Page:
It hardly seems nine years since Roman Catholics and Protestant foes vowed to co-exist peacably with one another in the 1998 Good Friday agreement. Last week's killing of a Catholic policeman and two British soldiers (two splinter I.R. A group's claimed responsibility for the killings) could have threatened that peace.
But what happened at the funeral for Constable Stephen Carroll was quite otherwise. Those who reported the story, including veteran John Burns for the New York Times and Henry Chu for the Los Angeles Times chose, perhaps not surprisingly, to emphasize the unity showed by Protestants and Catholics over expressions of consolation or religious comfort.
Burns, who has covered all sorts of war zones, has seen his share of bloodshed. I happen to be a fan, and I really like his lede-it shows a restrained, hopeful and realistic perspective. The reporter immediately backs up his point of view (which looks deeper into the question of future unity than do the other articles) with evidence culled from 'dozens of interviews" across Northern Ireland.
The Irish Republican Army dissidents who shocked Northern Ireland this week by killing two British soldiers and a policeman within a 48-hour period have made no secret of their ambition to ignite a new wave of sectarian bloodletting.
But as formerly sworn enemies filed into a provincial church on Friday to mourn as one, the funeral of the slain policeman provided the latest and most powerful demonstration of the ways in which the province's people and its leaders have united against a return to the violence that racked Northern Ireland for 30 years.
After listing a few reasons why the power-sharing might endure in the province, Burns has this remarkable paragraph.
As much as it was a farewell to the police officer slain on Monday night, Constable Stephen Carroll, the funeral on Friday served, just as much, as a memorial for the two British soldiers killed as they picked up pizzas outside their base in the town of Antrim on Saturday night.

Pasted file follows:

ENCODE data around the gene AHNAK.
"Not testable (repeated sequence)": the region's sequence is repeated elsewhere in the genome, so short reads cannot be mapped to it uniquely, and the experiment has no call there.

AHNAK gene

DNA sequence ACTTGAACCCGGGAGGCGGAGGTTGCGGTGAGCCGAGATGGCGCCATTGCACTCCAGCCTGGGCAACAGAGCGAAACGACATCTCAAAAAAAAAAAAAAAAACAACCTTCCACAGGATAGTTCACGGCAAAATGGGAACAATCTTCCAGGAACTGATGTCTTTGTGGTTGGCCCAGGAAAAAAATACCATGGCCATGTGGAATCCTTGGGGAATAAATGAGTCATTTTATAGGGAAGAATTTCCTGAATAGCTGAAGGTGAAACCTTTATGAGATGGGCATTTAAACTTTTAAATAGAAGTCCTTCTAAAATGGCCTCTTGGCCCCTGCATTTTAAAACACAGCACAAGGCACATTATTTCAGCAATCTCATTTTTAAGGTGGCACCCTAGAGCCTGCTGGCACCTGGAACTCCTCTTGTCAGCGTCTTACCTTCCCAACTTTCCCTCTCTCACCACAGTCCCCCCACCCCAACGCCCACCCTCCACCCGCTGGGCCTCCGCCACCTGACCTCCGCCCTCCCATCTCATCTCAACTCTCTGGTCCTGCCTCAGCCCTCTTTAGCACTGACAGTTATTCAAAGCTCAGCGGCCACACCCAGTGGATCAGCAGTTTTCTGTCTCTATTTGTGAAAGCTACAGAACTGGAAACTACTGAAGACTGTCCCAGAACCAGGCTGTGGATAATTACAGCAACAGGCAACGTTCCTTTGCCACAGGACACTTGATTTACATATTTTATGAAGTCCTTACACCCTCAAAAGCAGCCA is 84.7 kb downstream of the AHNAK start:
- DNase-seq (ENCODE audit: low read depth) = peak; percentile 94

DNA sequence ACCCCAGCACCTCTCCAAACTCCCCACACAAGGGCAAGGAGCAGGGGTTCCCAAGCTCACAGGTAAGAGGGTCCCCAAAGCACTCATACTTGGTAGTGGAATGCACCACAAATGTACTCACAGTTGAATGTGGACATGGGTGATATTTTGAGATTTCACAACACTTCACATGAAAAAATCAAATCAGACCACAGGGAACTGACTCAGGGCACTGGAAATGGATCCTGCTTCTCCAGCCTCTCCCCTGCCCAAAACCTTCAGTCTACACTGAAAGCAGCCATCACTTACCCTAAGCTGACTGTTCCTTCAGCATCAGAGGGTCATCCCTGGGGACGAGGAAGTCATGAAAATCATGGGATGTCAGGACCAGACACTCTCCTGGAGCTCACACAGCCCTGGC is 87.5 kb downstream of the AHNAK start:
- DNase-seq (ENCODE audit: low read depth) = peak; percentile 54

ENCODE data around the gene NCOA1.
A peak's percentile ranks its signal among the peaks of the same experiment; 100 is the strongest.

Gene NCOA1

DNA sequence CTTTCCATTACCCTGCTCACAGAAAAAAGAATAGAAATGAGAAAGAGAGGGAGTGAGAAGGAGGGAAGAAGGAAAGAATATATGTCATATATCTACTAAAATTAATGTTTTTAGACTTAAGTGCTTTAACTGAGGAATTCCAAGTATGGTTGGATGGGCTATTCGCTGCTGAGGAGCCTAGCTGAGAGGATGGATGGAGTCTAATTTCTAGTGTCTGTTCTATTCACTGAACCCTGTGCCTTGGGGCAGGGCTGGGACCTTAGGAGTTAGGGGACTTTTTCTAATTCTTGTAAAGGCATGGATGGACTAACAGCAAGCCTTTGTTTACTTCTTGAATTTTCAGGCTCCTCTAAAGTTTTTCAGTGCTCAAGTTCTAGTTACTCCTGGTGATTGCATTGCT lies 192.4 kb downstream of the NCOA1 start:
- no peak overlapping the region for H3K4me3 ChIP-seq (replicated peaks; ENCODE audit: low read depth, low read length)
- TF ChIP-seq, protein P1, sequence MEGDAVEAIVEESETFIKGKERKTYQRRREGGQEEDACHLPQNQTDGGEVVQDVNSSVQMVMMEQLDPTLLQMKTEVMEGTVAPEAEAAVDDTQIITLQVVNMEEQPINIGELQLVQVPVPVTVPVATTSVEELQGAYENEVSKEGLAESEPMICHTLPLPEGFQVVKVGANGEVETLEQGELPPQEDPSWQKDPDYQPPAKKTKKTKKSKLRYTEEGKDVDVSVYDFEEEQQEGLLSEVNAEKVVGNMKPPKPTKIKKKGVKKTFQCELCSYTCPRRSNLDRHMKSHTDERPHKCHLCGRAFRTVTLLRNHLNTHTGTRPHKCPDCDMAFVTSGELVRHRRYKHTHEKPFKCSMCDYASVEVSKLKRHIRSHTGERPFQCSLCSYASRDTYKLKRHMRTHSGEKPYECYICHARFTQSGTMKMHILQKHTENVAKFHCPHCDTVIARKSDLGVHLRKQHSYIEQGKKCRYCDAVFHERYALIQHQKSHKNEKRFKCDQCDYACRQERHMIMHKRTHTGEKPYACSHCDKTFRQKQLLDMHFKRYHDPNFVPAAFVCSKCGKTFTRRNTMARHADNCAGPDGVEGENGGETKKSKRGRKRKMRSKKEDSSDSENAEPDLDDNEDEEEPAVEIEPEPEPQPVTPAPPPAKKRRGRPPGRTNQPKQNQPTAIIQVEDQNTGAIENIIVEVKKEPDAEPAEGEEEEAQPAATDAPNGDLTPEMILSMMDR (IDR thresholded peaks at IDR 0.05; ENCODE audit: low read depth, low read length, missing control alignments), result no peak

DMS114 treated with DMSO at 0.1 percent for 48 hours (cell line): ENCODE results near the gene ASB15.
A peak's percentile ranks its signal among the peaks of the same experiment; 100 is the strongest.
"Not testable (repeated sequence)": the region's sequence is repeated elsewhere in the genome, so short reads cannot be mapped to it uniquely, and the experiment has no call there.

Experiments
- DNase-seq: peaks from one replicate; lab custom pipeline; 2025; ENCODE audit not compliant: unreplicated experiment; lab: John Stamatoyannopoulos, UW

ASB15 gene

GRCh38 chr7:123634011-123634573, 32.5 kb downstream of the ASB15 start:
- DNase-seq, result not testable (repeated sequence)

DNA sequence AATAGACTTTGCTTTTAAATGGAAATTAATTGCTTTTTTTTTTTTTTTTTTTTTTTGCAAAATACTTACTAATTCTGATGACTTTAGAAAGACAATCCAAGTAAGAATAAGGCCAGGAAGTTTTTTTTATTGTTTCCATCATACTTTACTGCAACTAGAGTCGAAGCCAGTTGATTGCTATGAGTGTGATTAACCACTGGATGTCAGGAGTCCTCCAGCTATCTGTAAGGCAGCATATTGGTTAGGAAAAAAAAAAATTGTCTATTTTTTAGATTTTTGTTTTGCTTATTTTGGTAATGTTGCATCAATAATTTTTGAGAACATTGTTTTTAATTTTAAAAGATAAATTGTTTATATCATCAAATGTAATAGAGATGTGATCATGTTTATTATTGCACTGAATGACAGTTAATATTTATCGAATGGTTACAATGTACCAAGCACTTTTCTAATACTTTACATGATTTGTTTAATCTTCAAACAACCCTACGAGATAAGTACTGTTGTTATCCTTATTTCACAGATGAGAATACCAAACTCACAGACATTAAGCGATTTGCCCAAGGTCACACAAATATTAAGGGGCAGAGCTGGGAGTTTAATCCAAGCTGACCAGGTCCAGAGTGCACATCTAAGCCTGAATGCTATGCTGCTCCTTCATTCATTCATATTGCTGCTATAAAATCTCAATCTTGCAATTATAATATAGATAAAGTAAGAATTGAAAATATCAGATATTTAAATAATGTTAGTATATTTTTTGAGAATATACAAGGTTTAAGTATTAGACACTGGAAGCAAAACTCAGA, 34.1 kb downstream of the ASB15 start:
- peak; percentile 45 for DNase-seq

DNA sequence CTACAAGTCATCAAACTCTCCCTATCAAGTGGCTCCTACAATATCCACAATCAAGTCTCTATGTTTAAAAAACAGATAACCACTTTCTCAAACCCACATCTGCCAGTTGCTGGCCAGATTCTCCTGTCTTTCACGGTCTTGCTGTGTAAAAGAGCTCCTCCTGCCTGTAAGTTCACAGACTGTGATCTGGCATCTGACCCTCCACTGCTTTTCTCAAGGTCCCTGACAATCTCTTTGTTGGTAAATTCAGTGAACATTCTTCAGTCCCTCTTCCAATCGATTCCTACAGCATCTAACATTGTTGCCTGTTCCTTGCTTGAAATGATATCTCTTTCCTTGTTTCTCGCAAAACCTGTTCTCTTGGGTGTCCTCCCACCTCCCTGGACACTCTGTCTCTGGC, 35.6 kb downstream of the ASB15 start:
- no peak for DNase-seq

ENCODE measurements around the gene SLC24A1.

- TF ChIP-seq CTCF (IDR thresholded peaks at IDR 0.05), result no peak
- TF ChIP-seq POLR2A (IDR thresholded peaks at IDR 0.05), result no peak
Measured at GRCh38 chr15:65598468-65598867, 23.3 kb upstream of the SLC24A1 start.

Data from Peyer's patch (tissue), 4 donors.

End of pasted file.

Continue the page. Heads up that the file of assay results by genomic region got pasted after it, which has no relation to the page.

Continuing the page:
There's not a lot of overtly religious language either here or in Chu's article, which focuses on the transformation the police force has undergone as it was transformed from a hated symbol of British rule to one that eventually is to be 50 percent Catholic.
British media also seemed to focus on unity rather than eulogies, as evinced by David Sharrock's piece in the (London) Times Online, as well as the reporting by Stephen Morris and Esther Addley on the Guardian website.
In fact, the most powerful and unsettling quote, mentioned in three of the accounts, was one from the grieving widow, Kate Carroll. Her stark comments brought home the centuries of bloodshed endured by the Irish, who have grieved with so many parents, and children, and widows.
Mrs Carroll described how his body was the man she knew -- apart from his smile. "He was always smiling, a big cheesy grin. The only thing missing from him is the big cheesy grin."
She said she felt dead inside. "I just hope he hasn't died in vain. We only get one chance in life and that piece of land [where he will be laid to rest] is just a piece of land and my husband is going to get just six foot by six foot of it.
"That's all any of us are going to get, and why don't they realise this, and talk to each other. Why not enjoy your life, it's short -- very, very short."
Could the writers have included some of the words of supernatural comfort undoubtedly said at Constable Carroll's funeral? Sure But as noted by Rod Dreher in his blog, this is still a very poignant story. Underlying this tragedy are the grand themes of the Judeo-Christian tradition--forgiveness, sin, sorrow and hope. Blessed indeed are the peacemakers.
Picture of Belfast police station from Wikimedia Commons